Eshelman Flying Flounder NX28993 (1942)
From Hot Wheels in the Baltimore City Paper:
Cheston was a contemporary of my father. They were born and died within a year of each other. I don't know as they ever met, but like Cheston, my dad sure had his own big ideas. Via Posthip Scott. Read the whole story here.
By Brennen Jensen | Posted 11/14/2001In June 1939, a 22-year-old Pennsylvania man packed some sandwiches, donned a jaunty white neck scarf, rented a two-seater airplane in Camden, N.J., and flew off eastward. Destination: the planet Mars.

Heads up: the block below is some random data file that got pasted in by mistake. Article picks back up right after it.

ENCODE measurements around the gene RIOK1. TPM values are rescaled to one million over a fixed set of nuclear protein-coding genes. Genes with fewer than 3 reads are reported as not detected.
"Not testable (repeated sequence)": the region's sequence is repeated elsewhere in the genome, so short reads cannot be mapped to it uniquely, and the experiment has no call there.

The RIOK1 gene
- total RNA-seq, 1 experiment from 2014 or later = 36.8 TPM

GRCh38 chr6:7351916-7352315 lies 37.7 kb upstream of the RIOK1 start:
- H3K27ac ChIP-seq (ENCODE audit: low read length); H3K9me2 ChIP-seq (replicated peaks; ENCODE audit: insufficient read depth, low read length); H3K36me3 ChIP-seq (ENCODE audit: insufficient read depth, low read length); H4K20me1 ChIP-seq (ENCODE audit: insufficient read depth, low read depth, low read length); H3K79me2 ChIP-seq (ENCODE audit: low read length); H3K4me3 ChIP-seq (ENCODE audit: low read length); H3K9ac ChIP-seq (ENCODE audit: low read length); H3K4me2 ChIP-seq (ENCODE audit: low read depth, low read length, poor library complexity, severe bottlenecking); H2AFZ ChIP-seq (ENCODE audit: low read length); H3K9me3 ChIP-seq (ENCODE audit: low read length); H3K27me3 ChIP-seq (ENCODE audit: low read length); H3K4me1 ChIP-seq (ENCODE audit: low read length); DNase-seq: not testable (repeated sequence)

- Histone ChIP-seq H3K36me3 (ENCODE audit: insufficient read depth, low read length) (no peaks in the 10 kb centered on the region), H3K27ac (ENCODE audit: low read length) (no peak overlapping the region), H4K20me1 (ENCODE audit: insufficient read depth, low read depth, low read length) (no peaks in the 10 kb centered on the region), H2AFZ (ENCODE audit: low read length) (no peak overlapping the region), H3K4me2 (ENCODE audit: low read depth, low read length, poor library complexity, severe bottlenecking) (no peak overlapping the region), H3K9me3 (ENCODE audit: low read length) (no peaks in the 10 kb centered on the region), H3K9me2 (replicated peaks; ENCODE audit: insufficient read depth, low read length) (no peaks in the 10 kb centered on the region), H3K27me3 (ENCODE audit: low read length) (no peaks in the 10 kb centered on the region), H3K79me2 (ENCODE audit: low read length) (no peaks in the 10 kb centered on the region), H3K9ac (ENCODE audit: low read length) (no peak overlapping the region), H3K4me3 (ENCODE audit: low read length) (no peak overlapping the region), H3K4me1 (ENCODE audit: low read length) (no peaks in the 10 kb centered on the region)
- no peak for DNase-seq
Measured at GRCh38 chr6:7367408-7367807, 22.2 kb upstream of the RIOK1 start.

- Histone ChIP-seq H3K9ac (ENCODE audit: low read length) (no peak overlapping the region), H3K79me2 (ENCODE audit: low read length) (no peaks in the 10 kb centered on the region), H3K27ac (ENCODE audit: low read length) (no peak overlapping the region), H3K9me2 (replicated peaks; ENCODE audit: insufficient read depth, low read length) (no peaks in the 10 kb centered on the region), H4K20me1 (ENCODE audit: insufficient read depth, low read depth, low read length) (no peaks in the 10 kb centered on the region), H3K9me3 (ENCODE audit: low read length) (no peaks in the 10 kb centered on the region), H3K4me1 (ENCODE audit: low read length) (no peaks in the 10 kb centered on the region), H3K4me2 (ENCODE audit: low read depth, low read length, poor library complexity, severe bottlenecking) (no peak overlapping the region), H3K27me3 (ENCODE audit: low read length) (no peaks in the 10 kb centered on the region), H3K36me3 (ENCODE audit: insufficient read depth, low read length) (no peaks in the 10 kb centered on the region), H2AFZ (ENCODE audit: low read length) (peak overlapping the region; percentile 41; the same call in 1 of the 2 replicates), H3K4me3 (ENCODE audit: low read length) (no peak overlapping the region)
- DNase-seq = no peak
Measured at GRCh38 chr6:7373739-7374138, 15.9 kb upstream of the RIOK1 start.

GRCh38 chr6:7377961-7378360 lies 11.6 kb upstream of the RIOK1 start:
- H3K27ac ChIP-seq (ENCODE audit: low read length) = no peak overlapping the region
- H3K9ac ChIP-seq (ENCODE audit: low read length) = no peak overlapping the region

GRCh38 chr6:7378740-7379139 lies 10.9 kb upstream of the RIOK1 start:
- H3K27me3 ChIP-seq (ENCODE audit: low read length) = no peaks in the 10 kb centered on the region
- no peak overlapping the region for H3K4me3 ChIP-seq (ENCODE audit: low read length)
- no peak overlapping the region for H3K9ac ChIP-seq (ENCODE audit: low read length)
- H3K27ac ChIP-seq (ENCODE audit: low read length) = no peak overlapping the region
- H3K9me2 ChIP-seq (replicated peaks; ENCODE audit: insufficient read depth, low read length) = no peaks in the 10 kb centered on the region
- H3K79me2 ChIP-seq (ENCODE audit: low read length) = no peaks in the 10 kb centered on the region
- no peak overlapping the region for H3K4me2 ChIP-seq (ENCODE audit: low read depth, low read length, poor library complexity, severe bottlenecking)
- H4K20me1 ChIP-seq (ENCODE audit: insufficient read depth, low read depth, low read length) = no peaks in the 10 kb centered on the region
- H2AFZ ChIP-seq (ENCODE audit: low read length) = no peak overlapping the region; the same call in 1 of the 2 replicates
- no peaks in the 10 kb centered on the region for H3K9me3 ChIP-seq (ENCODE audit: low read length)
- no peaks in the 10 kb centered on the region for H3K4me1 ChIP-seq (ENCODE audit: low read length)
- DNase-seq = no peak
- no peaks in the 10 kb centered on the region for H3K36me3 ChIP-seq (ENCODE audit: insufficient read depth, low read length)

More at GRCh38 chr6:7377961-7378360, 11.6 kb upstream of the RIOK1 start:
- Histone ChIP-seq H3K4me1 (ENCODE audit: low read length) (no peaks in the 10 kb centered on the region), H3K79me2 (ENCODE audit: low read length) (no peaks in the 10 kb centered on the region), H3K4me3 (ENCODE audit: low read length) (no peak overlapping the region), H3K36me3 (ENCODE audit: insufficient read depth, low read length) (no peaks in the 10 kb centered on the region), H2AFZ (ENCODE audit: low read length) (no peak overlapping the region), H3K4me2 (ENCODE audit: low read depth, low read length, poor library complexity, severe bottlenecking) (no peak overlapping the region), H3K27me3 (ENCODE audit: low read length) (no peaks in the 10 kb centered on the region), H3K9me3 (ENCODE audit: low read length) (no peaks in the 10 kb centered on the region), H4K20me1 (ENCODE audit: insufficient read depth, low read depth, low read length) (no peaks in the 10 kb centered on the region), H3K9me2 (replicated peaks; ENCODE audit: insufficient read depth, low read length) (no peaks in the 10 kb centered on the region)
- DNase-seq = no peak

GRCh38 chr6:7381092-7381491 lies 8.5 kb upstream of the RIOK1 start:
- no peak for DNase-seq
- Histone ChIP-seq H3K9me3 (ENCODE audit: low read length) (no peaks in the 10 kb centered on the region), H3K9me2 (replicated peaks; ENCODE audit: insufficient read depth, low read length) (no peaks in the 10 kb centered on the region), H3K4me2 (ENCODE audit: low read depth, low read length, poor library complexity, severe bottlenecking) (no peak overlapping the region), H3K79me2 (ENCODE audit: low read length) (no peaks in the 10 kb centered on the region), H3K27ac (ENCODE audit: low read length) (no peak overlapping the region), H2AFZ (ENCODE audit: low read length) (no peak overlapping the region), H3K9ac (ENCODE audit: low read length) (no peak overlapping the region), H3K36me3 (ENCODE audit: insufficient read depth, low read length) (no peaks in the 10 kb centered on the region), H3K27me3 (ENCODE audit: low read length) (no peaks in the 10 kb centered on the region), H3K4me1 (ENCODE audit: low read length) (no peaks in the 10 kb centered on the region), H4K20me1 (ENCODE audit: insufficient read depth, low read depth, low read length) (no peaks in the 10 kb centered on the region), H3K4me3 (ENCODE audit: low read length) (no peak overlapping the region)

Well, that's what Cheston Eshelman told the skipper of the fishing trawler who, hours later, pulled him out of the Atlantic, minutes before Eshelman's aircraft sunk forever beneath the waves. The neophyte flyer, on only his second solo trip, maintained that the red planet was his goal--even after the truculent plane owners had him tossed in jail for larceny. A Sun article of the day even quoted the plucky pilot as saying he brought along a pistol "because the Martians were supposed to be tough guys."
Eshelman missed Mars by tens of millions of miles, but a year or so later he successfully made it to Baltimore and began a decade-spanning manufacturing career. The would-be astronaut became a footloose inventor and captain of an industry of his own creation: the mail-order car.
Update September 2015. Replaced missing video and added caption.